NICE. Varicose veins in the legs. NICE Pathway. London: National Institute for Health and Care Excellence; 2015.

NICE. Varicose veins in the legs: the diagnosis and management of varicose veins. CG168. London: National Institute for Health and Care Excellence; 2013.

NICE CKS. Varicose veins. London: National Institute for Health and Care Excellence; 2014.

Tassie E, Scotland G, Brittenden J, et al., on behalf of the CLASS Study team. Cost-effectiveness of ultrasound guided foam sclerotherapy (UGFS), endovenous laser ablation (EVLA), and surgery as treatments for primary varicose veins: results based on the CLASS trial. Br J Surg. 2014;101(12):1532-40.

Veins. General Information – Varicose Veins. London: Circulation Foundation; [2015]

Why was this study needed?

Varicose veins are swollen, enlarged veins with damaged valves and disrupted blood flow. They usually occur in the legs. As a result, the veins form unsightly bulges near the skin surface. The impact of varicose veins ranges from cosmetic effects, to troublesome symptoms such as itching, aching legs, cramps and lower leg fluid retention, to more severe complications such as bleeding and leg ulcers. Around a third of the UK population have visible varicose veins, and in 2009/10 nearly 36,000 procedures were carried out by the NHS to treat varicose veins. Surgery to remove damaged sections of varicose veins is the longest-established treatment, but is costly and involves one to three weeks recovery. This study compared the effectiveness and quality of life improvements of two less invasive operations, foam and laser therapy, with surgery.

What did this study do?

The CLASS trial was carried out at 11 UK hospitals and included 798 patients with troubling symptoms of varicose veins. They were randomly allocated to one of three treatments: foam (foam sclerotherapy), laser (endovascular laser ablation) or surgery. Surgery was a one-stage process, whereas laser and initial foam therapy could be followed by foam six weeks later if varicose veins remained. The main outcome was patient reported quality of life six months after the procedure.

The CLASS study data were combined with existing data on long-term treatment effects to estimate clinical and cost-effectiveness at five years after the initial treatment. A limitation of the study was that it did not measure long term recurrence of varicose veins. Also, it did not study radiofrequency ablation, a minimally invasive treatment like laser treatment.

What did it find?

  • All three treatments were effective at treating varicose veins and improved quality of life at six months after treatment (for example, in each group, quality of life improved by an average of around 9 points on a 0-100 disease-specific scale, the Aberdeen Varicose Vein Questionnaire).
  • Laser and surgery were more successful at treating varicose veins than foam at six months after treatment.
  • Based on costs to health services and patients by 6 months, estimates of long-term cost effectiveness showed that laser was the option most likely to be cost effective at usual NHS thresholds. In a five year model, laser was most likely to be value for money (79% probability), followed by foam (17% probability), then surgery (5% probability).
  • Foam had the most complications at six months, of which the most common were lumpiness, skin staining and tenderness. This treatment gave the smallest quality of life improvement and was least likely to close the vein.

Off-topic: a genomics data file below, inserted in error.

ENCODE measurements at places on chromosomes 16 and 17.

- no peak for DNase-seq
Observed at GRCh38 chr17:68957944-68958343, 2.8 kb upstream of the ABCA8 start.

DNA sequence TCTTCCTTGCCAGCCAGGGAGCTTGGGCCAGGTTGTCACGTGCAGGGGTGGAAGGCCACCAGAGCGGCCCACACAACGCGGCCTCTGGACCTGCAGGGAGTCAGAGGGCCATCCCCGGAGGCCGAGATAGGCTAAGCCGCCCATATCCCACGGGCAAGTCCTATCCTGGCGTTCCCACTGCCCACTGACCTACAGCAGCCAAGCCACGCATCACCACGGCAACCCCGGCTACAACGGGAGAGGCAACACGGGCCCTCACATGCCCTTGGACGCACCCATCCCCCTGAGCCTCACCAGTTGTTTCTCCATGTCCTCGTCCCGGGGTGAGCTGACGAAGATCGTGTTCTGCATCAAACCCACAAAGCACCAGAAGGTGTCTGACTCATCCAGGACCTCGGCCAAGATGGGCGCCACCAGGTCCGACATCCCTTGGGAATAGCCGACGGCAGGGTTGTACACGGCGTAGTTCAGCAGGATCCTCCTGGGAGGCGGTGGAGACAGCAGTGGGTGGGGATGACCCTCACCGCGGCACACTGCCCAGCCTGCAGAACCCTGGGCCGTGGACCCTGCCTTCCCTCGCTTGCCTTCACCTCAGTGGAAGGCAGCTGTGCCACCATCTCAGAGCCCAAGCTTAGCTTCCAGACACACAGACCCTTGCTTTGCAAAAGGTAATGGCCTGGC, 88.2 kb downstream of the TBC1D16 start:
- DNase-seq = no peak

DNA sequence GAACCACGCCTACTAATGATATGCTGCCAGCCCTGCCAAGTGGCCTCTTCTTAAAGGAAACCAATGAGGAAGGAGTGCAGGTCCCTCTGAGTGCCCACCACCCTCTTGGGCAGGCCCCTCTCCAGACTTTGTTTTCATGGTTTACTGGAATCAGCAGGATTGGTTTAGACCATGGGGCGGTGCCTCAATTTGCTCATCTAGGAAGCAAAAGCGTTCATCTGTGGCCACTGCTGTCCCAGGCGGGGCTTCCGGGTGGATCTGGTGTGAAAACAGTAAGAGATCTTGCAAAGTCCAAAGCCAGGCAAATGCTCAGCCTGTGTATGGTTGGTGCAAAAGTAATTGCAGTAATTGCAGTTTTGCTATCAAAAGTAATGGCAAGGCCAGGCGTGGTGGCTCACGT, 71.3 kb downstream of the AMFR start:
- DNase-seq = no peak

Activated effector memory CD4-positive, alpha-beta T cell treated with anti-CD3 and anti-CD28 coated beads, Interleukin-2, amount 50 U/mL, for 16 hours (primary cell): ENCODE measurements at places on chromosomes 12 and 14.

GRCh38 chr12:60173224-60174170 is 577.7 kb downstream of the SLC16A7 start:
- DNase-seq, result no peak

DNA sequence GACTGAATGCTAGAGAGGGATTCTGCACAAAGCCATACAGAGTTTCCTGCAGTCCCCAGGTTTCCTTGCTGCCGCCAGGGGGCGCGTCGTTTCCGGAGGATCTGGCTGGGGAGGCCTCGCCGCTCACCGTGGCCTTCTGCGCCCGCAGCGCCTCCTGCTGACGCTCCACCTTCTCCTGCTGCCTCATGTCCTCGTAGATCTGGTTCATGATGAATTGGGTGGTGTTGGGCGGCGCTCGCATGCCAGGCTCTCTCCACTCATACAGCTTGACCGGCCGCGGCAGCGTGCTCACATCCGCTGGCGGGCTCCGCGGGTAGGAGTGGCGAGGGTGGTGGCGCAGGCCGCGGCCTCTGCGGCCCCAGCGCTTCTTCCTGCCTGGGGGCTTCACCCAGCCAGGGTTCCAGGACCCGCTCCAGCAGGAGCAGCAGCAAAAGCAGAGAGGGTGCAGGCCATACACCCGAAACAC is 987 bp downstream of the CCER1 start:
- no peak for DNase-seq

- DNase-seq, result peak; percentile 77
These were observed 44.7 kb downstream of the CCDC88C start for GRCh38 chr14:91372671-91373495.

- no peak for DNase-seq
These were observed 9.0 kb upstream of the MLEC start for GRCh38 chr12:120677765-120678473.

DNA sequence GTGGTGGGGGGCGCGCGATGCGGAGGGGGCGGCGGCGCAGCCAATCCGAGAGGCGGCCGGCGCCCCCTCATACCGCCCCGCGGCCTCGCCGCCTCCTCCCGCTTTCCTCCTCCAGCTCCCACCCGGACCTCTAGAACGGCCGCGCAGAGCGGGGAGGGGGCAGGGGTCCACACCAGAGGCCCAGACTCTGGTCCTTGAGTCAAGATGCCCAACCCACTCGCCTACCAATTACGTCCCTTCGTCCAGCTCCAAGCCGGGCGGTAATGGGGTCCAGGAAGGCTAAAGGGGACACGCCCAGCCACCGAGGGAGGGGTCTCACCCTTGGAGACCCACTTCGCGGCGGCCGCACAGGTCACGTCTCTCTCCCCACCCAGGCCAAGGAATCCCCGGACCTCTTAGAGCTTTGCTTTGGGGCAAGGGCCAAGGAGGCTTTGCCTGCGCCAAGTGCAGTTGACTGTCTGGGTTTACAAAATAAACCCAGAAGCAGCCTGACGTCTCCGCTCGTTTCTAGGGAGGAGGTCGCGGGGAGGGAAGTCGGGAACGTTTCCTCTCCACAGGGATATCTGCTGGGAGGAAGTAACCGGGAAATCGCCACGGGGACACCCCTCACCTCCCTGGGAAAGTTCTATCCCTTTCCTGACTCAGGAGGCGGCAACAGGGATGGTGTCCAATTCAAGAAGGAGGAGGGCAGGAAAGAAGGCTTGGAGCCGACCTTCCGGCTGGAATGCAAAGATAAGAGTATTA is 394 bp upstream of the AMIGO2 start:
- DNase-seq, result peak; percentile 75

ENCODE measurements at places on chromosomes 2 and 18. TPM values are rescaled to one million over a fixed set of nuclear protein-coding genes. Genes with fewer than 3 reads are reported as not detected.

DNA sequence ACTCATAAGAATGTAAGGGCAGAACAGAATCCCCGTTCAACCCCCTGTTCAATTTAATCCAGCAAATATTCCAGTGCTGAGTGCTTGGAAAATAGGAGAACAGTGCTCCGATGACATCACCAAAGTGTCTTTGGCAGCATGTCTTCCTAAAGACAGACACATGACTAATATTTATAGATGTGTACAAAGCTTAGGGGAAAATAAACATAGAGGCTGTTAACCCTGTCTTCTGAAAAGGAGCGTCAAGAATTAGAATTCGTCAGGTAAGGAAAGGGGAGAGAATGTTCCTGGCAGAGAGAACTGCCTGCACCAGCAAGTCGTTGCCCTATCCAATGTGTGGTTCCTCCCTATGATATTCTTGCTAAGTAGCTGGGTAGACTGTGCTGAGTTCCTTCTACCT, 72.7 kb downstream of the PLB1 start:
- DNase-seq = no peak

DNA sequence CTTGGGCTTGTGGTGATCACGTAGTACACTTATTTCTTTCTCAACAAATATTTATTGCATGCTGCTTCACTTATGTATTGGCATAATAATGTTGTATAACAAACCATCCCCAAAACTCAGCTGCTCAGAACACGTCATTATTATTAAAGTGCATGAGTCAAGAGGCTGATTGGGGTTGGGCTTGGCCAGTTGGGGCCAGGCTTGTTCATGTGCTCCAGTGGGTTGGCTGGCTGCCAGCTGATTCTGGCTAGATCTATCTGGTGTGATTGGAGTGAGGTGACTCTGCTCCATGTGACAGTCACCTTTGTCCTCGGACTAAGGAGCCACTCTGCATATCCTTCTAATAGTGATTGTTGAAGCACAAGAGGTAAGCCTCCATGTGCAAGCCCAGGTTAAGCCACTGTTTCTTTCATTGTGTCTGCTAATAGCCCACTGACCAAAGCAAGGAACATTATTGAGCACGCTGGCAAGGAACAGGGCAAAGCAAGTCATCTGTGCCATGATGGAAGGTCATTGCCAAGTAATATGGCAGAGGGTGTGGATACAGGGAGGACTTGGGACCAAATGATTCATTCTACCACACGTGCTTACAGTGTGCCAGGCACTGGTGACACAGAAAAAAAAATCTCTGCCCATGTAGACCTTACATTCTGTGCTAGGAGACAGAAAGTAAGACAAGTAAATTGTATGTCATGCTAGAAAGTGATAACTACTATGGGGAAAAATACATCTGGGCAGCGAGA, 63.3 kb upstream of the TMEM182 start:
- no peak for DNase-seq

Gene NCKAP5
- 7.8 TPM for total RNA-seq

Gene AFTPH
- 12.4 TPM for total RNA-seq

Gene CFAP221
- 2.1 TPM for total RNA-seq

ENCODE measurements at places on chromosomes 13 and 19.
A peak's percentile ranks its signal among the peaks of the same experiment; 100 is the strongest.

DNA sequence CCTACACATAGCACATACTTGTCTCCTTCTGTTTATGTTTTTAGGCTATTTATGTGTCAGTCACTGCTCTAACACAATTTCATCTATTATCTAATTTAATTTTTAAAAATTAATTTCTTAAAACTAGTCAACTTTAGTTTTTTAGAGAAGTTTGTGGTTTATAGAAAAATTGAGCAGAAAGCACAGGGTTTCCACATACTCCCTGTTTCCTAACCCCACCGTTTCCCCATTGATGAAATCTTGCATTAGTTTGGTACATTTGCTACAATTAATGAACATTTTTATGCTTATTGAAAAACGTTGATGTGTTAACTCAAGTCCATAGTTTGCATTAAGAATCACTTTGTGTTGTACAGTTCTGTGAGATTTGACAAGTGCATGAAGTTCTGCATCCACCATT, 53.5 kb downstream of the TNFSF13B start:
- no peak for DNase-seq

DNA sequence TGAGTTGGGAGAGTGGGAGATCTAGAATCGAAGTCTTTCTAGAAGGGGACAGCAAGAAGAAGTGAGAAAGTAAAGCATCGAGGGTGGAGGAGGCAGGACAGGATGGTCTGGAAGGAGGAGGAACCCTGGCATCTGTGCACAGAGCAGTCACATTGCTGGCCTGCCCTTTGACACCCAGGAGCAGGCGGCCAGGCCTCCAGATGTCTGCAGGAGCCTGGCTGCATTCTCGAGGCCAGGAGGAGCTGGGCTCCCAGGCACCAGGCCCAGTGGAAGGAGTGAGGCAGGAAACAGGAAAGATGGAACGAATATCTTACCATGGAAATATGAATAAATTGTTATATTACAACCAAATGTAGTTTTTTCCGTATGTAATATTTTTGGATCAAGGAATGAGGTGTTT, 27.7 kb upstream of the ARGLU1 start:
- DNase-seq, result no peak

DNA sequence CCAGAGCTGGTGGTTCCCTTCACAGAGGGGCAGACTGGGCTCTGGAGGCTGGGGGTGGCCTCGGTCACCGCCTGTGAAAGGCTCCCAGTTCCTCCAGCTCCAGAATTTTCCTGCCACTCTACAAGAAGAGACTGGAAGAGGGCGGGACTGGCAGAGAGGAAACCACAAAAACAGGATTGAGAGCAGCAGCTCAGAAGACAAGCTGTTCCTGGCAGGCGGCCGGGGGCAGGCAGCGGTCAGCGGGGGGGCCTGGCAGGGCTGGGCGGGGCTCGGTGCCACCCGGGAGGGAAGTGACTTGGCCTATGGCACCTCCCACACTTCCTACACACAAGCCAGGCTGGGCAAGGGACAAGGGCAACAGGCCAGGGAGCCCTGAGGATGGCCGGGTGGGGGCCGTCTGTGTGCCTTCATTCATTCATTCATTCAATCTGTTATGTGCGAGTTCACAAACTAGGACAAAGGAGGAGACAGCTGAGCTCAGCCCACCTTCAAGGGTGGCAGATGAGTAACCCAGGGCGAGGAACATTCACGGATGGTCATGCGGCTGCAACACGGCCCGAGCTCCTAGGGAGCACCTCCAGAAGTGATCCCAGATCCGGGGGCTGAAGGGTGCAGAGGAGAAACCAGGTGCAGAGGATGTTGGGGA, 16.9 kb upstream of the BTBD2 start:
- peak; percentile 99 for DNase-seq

What does current guidance say on this issue?

Where there is damage to leg vein valves and impaired blood flow, or troublesome symptoms such as aching legs, 2013 NICE guidance recommends treatment using minimally invasive procedures. The first choice is endothermal ablation (which includes laser), the second is foam. If neither is suitable, surgery is the final option. NICE will make a decision about whether to update this guidance in September 2015.

What are the implications?

Initial results from the CLASS trial broadly support current NICE guidance in terms of the best order to offer varicose vein treatments. Five year results from the trial will include recurrence rate of varicose veins for the three options. This could change estimates of long-term cost effectiveness. Also approaches to carrying out radiofrequency ablation are changing. These changes may have an impact on future guidance.

The CLASS trial provides evidence that choosing less invasive procedures such as laser and foam therapy over surgery can offer cost savings in the longer term. However, foam led to slightly smaller quality of life improvements and more complications compared with laser or surgery.

A NICE costing report and template was produced in 2013 to model the impact for local health communities that follow its recommendations. An estimated 27,084 interventional procedures were carried out in the UK to treat varicose veins in 2011. If the referral patterns changed as expected, the proportion of surgical procedures would reduce from 52% to 5%, with increases in endothermal ablation including laser from 35% to 70% and in foam treatments from 13% to 25%. This could create a net saving of £7,800 per year per 100,000 population.

Citation

Brittenden J, Cotton SC, Elders A, et al. Clinical effectiveness and cost-effectiveness of foam sclerotherapy, endovenous laser ablation and surgery for varicose veins: results from the Comparison of LAser, Surgery and foam Sclerotherapy (CLASS) randomised controlled trial. Health Technol Assess. 2015;19(27):1-342.

This project was funded by the National Institute for Health Research HTA Programme (project number 06/45/02).

Bibliography

Brittenden J, Cotton SC, Elders A, et al. A randomized trial comparing treatments for varicose veins. NEJM. 2014;371:1218-27.

Knott, L. Varicose veins. PatientPlus. Leeds: EMIS Group; 2013

NICE. Endovenous laser treatment of the long saphenous vein. IPG52. London: National Institute for Health and Care Excellence; 2004.

NICE. Ultrasound-guided foam sclerotherapy for varicose veins. IPG440. London: National Institute for Health and Care Excellence; 2013.

NICE. Varicose veins in the legs. NICE Pathway. London: National Institute for Health and Care Excellence; 2015.

NICE. Varicose veins in the legs: the diagnosis and management of varicose veins. CG168. London: National Institute for Health and Care Excellence; 2013.